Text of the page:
University of Mississippi initiative to stop using Ole Miss nickname because of past racist connotations draws student and alumni complaints.

What’s in a Name? Ole Miss Wants to Stop Using Its Nickname.

What’s in a Name? Ole Miss Wants to Stop Using Its Nickname.

News and views from academia.
Aug. 7 2014 11:03 AM

Ole Miss Struggles to Be a New Miss

The University of Mississippi wants to stop going by its nickname and improve campus race relations. Students are not happy.

Ole Miss Rebels cheerleaders.
Racism is nothing to cheer about.

Photo by Andy Lyons/Getty Images

This article originally appeared in Inside Higher Ed.

To most University of Mississippi students and alumni, calling the institution “Ole Miss” is just natural. It’s what people say. University email addresses are, not But not everyone likes the name.

The university’s announcement on Friday that, as part of a review of race relations at the university, it would encourage “appropriate” use of the term won praise from some quarters but plenty of criticism. So did a series of other announcements by the university, which is hoping to change its association with symbols of the Confederacy. Reports commissioned by the university (which influenced Friday’s announcement) angered some students and alumni—particularly those with ties to the Greek system—by discussing the perceptions of some black students and alumni who are far more critical of university traditions and life at the university than are white students and alumni.


One of the reports, discussing a student focus group, linked the Greek system and the symbols of Southern history: “A number of students believe that the traditional fraternities and sororities serve as attractors, incubators, and protectors for students wedded to the symbols and beliefs of the South’s racist past. With few exceptions, the majority of the group, white and black, nodded in agreement. The African American students shared examples of indignities they have been subject to or witness of that involved the fraternities and sororities.”

“Every black student in the room said that they had been called the ‘N-word’ at least once on campus,” the report says. “From rejection of people of color into the organizations, chanting ‘The South will rise again’ at sporting events, to hurling racist and sexual epithets at innocent passersby, the Greeks are viewed as a major problem.”

The university announcement didn’t use language anything like that but talked about making the university more inclusive. The university announced a series of recommendations that it was endorsing:

  • Create a new vice chancellor’s position for diversity and inclusion
  • Develop “a set of standards for diversity and engagement”
  • Deal “squarely” with issues of race. Provide more “context” in various ways for people to understand the history of race relations at the university
  • Change the names of some facilities to draw attention to black Mississippi figures. For example, a road will be renamed to honor Lee “Chucky” Mullins, a black football player who was paralyzed and later died.
  • Change the name of “Confederate Drive” to “Chapel Lane”
  • Seeking “appropriate” use of the Ole Miss name

A statement from Chancellor Dan Jones said, “We will need to continue a dialogue on race at our university. Our unique history regarding race provides not only a larger responsibility for providing leadership on race issues, but also a large opportunity—one we should and will embrace.”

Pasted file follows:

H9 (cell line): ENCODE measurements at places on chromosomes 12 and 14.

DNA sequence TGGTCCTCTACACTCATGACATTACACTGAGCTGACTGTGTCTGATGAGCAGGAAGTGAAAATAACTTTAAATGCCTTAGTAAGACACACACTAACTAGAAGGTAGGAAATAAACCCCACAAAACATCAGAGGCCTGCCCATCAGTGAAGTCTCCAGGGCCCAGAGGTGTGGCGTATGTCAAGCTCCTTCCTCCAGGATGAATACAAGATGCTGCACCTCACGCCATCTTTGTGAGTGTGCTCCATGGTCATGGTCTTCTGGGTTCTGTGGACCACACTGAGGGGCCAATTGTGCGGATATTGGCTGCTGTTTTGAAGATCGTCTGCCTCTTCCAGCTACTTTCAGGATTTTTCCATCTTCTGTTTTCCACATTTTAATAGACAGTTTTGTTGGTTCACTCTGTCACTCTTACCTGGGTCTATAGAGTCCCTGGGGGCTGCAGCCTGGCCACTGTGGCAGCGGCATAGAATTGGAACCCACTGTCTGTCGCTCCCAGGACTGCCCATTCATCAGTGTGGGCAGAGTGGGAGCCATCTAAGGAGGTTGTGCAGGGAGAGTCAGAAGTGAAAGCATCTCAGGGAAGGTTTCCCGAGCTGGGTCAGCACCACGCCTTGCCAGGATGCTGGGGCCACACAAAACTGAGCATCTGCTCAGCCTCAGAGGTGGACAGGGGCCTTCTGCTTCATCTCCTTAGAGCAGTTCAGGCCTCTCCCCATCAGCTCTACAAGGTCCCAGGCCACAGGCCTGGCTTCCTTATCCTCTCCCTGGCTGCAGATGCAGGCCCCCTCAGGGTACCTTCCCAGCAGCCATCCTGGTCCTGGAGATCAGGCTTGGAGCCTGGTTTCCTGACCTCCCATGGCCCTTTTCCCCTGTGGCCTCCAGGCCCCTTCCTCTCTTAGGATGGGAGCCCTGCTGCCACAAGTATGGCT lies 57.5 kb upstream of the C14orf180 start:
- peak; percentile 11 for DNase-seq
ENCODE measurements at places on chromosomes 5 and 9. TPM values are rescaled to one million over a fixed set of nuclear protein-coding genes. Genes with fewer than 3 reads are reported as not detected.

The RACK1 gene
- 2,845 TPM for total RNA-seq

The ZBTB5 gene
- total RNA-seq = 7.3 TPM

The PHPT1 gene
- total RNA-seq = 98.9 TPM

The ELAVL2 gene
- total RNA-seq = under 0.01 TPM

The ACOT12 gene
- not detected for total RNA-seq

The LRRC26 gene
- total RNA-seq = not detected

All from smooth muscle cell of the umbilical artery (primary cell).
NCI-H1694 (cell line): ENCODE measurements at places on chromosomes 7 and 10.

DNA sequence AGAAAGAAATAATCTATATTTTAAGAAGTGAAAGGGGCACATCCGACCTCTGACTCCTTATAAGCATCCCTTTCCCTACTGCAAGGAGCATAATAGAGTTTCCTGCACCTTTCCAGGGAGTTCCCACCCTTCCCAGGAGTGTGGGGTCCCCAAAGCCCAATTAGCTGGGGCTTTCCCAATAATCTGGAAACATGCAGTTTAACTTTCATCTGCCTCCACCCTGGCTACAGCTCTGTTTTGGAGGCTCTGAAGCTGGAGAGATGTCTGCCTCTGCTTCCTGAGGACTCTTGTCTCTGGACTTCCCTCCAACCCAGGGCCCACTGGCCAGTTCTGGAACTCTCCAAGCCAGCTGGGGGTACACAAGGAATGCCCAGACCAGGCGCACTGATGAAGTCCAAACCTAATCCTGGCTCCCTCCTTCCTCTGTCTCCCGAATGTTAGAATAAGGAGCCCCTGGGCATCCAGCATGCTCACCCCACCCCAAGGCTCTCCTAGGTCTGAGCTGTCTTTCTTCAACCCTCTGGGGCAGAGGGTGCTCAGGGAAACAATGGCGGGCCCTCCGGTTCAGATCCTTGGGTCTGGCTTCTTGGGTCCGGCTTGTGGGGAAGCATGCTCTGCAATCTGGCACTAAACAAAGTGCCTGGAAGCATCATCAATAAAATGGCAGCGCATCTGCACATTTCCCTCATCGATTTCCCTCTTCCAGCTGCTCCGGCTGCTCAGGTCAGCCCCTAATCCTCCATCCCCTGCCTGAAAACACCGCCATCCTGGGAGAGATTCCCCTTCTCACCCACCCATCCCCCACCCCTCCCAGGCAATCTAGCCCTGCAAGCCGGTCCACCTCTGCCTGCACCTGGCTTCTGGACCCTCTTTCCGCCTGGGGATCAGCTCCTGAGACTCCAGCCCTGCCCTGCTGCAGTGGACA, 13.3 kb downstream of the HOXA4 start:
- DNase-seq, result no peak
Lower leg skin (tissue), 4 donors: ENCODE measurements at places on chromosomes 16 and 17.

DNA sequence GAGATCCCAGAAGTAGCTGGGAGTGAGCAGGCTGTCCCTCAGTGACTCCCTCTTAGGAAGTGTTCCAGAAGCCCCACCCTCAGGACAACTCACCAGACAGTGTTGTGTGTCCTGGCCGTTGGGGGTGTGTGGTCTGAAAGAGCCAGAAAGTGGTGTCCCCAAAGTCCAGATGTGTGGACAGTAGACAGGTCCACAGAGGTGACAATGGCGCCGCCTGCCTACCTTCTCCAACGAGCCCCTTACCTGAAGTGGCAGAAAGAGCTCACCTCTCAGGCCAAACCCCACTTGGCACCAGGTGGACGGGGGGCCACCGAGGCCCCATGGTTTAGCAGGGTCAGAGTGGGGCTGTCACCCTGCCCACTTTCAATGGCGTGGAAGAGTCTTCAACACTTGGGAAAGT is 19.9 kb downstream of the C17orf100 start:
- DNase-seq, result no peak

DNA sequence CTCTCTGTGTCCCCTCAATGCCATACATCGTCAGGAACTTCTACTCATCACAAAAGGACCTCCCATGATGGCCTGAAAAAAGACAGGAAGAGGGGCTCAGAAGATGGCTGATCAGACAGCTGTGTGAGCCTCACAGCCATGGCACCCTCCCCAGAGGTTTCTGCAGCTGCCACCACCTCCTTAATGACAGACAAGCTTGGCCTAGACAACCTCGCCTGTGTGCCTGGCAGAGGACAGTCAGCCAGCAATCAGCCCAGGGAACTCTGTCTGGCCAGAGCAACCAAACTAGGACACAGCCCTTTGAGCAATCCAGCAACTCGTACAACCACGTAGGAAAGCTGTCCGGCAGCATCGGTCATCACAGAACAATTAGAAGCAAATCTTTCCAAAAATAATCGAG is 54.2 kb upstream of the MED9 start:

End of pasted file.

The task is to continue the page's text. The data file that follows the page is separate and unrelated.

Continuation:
The University of Mississippi was segregated for decades and admitted James Meredith as its first black student in 1962 only after multiple court orders and federal intervention—and days of riots by white people opposed to integration. A statue of Meredith at the university—seen as a symbol of the institution acknowledging its history—was vandalized with a noose this year, and three fraternity members were accused of being responsible.

This is not the first time the university has tried to limit its association with Confederate symbols. In the 1990s, amid concerns that waving the Confederate flag at football games was discouraging black athletes from enrolling, the university adopted new rules designed to bar the flag (although the rules were not explicit about the Confederate flag to avoid violations of the First Amendment). A federal appeals court in 1990 upheld the rules (which barred all large flags or flags on sticks from football games) and the Supreme Court declined to hear the appeal. While the university won the legal ruling, confederate symbols (many times unofficially) continued to be associated with the university.

The Ole Miss Name

The current review is broader than many of the previous efforts, which focused on specific practices such as flying Confederate flags. The university is now discussing diversity broadly, and history and symbols and names that have created strong emotional connections for many students and alumni. The Ole Miss name is a particularly contentious issue.

The university statement said this on the Ole Miss name: “UM’s longstanding nickname is beloved by the vast majority of its students and alumni. But a few, especially some university faculty, are uncomfortable with it. Some don’t want it used at all and some simply don’t want it used within the academic context.” The statement noted that the university did a national study of people’s responses to the name and found that most people view it only as “an affectionate name for the university” and that “a very small percentage of respondents associate the university, either as ‘Ole Miss’ or ‘University of Mississippi,’ with negative race issues.”

The statement said that “both names will be used in appropriate contexts going forward, with particular emphasis going to ‘Ole Miss’ in athletics and as a representation of the university’s spirit.”